Samuel D. McCullough was born in Lexington, Kentucky in 1803.
McCullough attended Transylvania College, graduating in 1824.
For fourteen years he conducted a female academy, the Lexington Female Academy and thereafter renamed Lafayette Female Academy, honoring the visit of the Marquis de Lafayette to the school on January 25, 1825. The academy had been founded by former Vermont Secretary of State Josiah Dunham (1769-1844), who had previously been the principal of the Windsor Female Seminary from 1816 to 1821.
McCullough also consulted with Thomas Barlow, who created a planetarium in Lexington. McCullough noted:
Upon one or two occasions that venerable gentleman came to me for some information regarding the times and the inclinations of the axes of the interior [inferior?] planets. I candidly expressed some doubts to him about his ability to make machinery exhibit the motions of Mercury and the moon; so tedious to calculate even by figures. After finishing his planetarium, which I had watched with much interest during its progress, he invited me to see it work. The difficulties I and others had suggested, his indomitable genius and skill had triumphantly surmounted; and I stood, astonished, marvelling at the man's amazing mechanical powers.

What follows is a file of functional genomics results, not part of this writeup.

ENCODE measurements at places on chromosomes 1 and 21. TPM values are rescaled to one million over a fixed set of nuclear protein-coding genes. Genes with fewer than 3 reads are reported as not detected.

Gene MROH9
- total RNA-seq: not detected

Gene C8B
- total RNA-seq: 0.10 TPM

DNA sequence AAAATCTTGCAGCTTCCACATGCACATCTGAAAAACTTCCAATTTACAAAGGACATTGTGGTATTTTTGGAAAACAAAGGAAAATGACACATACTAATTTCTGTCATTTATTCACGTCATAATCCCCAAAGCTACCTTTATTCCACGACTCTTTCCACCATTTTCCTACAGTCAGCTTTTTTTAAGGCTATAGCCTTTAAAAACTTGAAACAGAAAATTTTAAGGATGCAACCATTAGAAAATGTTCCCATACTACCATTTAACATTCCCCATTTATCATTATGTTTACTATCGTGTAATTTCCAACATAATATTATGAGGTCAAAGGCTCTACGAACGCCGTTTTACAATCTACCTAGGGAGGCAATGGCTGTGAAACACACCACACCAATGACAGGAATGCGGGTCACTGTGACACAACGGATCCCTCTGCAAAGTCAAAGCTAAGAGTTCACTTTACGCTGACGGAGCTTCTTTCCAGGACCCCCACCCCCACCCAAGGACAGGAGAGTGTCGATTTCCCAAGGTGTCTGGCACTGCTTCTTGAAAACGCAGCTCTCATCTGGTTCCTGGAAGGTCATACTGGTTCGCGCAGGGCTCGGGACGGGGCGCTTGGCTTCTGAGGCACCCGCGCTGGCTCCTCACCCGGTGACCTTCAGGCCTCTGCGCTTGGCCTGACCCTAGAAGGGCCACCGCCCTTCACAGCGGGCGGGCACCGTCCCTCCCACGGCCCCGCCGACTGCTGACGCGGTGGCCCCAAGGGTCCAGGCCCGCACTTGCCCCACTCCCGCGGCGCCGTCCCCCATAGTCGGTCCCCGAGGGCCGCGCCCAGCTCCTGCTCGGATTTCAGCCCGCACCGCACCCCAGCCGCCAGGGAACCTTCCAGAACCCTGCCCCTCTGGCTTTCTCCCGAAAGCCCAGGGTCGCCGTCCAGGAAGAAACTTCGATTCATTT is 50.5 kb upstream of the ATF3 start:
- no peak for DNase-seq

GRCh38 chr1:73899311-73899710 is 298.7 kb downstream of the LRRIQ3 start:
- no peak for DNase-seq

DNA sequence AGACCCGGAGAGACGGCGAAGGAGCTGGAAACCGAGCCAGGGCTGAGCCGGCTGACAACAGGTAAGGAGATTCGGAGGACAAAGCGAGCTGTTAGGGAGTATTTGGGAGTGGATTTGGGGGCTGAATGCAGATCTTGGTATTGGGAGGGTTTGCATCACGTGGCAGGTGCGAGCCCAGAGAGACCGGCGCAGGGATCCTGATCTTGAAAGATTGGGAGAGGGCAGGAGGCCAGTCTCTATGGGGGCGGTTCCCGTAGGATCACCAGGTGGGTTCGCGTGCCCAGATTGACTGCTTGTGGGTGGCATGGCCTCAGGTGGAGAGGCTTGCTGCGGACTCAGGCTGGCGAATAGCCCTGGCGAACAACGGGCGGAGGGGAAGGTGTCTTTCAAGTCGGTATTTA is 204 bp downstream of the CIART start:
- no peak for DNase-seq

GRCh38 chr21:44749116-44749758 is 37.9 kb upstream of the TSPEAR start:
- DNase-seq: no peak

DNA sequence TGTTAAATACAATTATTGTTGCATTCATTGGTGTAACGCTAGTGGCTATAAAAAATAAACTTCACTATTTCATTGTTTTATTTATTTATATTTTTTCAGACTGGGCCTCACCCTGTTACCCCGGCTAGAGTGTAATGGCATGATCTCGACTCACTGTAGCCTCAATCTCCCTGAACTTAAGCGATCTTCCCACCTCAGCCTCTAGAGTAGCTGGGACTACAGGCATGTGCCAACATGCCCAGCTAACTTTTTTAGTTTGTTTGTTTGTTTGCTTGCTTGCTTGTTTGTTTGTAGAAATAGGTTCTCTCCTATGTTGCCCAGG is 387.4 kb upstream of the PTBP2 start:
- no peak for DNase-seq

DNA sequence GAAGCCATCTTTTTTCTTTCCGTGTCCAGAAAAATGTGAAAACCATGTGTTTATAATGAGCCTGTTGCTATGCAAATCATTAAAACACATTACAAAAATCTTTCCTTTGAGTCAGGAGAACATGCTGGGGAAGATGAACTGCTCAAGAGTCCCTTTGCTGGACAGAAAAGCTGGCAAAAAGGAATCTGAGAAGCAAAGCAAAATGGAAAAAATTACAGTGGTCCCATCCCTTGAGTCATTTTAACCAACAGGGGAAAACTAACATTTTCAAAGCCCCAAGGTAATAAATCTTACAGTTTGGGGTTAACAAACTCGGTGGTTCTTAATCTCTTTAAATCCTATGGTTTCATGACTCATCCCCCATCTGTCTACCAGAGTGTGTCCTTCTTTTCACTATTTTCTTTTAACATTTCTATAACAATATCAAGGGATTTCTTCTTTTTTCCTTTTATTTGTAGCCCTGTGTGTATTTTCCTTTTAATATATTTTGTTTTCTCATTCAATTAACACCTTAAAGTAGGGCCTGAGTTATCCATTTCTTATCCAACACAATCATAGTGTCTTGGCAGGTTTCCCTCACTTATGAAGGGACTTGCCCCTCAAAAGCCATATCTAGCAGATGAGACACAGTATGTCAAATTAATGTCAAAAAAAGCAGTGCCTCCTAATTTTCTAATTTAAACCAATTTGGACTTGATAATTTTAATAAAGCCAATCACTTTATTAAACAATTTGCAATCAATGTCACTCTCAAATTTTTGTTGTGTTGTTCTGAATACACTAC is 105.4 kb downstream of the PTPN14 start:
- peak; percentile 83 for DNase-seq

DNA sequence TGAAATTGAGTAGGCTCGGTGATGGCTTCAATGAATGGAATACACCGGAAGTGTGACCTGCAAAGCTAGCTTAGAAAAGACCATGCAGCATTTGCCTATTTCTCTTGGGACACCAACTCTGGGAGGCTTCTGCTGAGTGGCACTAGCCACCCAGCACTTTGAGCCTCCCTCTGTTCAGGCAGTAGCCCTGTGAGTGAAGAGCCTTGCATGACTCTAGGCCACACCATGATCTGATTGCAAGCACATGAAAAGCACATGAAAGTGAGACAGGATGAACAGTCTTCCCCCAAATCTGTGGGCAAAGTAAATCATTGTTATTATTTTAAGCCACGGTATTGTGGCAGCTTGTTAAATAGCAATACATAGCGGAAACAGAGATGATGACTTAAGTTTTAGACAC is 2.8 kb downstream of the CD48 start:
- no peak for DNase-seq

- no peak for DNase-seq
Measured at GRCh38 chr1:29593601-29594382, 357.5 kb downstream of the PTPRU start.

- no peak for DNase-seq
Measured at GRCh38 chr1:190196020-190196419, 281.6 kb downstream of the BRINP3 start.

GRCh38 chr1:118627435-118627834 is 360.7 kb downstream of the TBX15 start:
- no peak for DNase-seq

Thereafter, he engaged in the manufacture and sale of mustard, having inherited a recipe from a relative, Nathan Burrowes.
The Editor's Note to SAMUEL D. McCULLOUGH'S REMINISCENCES OF LEXINGTON notes:
The late Samuel D. McCullough was Principal of a female academy on Market Street which he continued for 14 years. He was graduated (A. B. degree) at Transylvania University in 1824 and a few years after received the degree of A. M. For many years he conducted the manufacture of Burrows' world renowed Lexington Mustard. He was devoted to local history and antiquities, but his particular forte was astronomy.
McCullough's Almanacs, Map of the Heavens and Text Book on Astronomy had more than a local reputation. He became a member of the Masonic fraternity in 1824, and continued to be one of its most ardent supporters to the day of his death . . .